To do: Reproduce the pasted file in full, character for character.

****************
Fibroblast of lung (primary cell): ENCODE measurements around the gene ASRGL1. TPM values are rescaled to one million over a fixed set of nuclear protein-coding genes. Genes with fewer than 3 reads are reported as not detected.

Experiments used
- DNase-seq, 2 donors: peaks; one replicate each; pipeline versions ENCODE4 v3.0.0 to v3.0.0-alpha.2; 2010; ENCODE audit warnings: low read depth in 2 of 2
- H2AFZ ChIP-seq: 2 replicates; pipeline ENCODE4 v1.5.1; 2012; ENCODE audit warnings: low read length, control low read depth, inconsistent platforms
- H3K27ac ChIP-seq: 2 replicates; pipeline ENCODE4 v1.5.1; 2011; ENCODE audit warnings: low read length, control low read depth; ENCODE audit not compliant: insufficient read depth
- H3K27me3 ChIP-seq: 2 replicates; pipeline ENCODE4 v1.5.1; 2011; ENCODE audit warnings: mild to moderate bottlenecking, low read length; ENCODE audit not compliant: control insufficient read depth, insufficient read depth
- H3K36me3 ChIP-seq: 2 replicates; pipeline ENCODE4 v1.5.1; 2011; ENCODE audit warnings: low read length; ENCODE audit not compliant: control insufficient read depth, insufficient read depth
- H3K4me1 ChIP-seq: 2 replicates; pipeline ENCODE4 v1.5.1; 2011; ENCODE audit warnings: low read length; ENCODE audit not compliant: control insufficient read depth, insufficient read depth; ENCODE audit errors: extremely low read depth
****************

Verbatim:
Fibroblast of lung (primary cell): ENCODE measurements around the gene ASRGL1. TPM values are rescaled to one million over a fixed set of nuclear protein-coding genes. Genes with fewer than 3 reads are reported as not detected.

Experiments used
- DNase-seq, 2 donors: peaks; one replicate each; pipeline versions ENCODE4 v3.0.0 to v3.0.0-alpha.2; 2010; ENCODE audit warnings: low read depth in 2 of 2
- H2AFZ ChIP-seq: 2 replicates; pipeline ENCODE4 v1.5.1; 2012; ENCODE audit warnings: low read length, control low read depth, inconsistent platforms
- H3K27ac ChIP-seq: 2 replicates; pipeline ENCODE4 v1.5.1; 2011; ENCODE audit warnings: low read length, control low read depth; ENCODE audit not compliant: insufficient read depth
- H3K27me3 ChIP-seq: 2 replicates; pipeline ENCODE4 v1.5.1; 2011; ENCODE audit warnings: mild to moderate bottlenecking, low read length; ENCODE audit not compliant: control insufficient read depth, insufficient read depth
- H3K36me3 ChIP-seq: 2 replicates; pipeline ENCODE4 v1.5.1; 2011; ENCODE audit warnings: low read length; ENCODE audit not compliant: control insufficient read depth, insufficient read depth
- H3K4me1 ChIP-seq: 2 replicates; pipeline ENCODE4 v1.5.1; 2011; ENCODE audit warnings: low read length; ENCODE audit not compliant: control insufficient read depth, insufficient read depth; ENCODE audit errors: extremely low read depth